The project proposed here aims at establishing a new imaging and image processing paradigms for linking preservation strategies with scientific research on metal soaps by connecting quantitative imaging of paintings and their instrumental analysis. Using 3-D surface shape capture and open-source advanced algorithms for soap protrusion detection and classification we will be able to monitor the actual, empirical effects of changes in environmental conditions, loans, exhibitions, storage, and even treatment of paintings over the course of time. We will take advantage of the unique opportunity to focus on a group of paintings by Georgia O’Keeffe in the collection of the Georgia O’Keeffe Museum in Santa Fe, NM, in light of their exceptional status of objects with a well-characterized fabrication, exhibition, storage and conservation history. This innovative, image-based approach will be complemented by in-depth characterization of materials from the macro to the micro-scale. To broadly make available these new and accessible tools, we will also develop a user-friendly website with guidelines for image capture, processing, and classification that will be available to conservators and scientists around the world to assist them in identifying risk factors and determining preventive conservation strategies. Knowledge transfer to the conservation community will be ensured through targeted workshops to inform and educate participants about the developed methodology.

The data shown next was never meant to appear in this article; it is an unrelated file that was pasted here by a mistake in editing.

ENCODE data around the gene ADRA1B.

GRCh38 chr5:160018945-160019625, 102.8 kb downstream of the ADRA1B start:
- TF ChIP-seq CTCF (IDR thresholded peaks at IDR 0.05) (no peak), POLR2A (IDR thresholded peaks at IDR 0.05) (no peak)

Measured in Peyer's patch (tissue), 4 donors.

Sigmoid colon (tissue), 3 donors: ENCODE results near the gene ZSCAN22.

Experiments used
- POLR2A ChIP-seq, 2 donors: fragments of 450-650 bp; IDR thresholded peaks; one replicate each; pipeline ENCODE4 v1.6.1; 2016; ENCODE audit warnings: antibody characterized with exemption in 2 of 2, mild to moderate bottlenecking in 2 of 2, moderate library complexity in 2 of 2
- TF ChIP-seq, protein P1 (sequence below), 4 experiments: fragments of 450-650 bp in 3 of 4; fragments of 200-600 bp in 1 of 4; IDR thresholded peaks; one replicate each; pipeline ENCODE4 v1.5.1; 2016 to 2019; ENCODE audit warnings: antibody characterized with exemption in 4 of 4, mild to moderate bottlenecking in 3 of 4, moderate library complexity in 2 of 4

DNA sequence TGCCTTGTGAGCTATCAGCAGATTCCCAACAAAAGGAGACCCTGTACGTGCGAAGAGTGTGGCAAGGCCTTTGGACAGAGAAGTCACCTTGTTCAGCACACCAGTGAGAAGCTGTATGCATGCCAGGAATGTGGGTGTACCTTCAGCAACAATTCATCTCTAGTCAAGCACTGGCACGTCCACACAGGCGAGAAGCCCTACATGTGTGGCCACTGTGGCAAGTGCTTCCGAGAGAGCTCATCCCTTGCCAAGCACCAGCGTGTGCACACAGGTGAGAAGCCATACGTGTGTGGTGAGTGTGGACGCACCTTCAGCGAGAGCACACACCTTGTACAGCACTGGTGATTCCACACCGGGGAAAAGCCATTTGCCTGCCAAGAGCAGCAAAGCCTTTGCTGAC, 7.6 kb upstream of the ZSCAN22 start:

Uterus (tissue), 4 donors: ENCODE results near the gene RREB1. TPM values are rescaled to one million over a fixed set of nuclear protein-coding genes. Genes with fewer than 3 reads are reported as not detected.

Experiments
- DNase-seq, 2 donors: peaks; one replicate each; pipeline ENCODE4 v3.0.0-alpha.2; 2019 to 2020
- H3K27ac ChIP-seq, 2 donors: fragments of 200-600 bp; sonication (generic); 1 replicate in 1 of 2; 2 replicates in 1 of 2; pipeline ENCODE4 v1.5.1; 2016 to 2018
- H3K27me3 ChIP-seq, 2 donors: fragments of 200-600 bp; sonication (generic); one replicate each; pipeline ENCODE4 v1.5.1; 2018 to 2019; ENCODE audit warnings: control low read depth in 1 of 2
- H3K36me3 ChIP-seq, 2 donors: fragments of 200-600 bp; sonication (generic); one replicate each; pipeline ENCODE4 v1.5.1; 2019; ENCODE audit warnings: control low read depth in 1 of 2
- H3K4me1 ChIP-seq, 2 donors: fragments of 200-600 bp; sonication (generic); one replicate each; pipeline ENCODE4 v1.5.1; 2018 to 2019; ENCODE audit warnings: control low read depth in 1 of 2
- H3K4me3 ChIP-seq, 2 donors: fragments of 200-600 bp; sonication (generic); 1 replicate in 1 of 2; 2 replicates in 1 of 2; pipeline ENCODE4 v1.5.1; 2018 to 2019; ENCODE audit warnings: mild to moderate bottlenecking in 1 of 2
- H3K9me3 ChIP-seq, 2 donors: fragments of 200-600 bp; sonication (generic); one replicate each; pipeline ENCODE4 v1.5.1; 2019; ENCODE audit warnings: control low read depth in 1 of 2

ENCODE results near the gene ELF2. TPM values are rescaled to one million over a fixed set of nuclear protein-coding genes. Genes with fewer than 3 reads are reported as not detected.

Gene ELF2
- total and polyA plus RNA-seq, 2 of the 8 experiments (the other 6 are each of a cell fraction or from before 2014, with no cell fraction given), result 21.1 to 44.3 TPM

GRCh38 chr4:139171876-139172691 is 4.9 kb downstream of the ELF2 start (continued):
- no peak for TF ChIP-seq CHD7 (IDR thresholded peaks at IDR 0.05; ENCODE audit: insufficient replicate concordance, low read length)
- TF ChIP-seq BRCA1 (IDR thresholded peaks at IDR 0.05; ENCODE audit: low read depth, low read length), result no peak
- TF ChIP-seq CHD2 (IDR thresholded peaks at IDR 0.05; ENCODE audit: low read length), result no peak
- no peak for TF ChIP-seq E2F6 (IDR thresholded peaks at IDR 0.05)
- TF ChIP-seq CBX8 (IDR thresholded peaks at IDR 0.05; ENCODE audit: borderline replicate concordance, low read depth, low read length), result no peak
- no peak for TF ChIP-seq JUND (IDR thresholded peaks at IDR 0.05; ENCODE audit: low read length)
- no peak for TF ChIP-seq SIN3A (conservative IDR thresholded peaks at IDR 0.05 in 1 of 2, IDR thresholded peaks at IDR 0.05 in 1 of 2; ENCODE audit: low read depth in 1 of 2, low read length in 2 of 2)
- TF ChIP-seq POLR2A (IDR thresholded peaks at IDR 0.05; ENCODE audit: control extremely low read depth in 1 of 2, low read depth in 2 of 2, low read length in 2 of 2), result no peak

|Effective start/end date||1/1/18 → 12/31/20|
- National Endowment for the Humanities (PR-258900-18)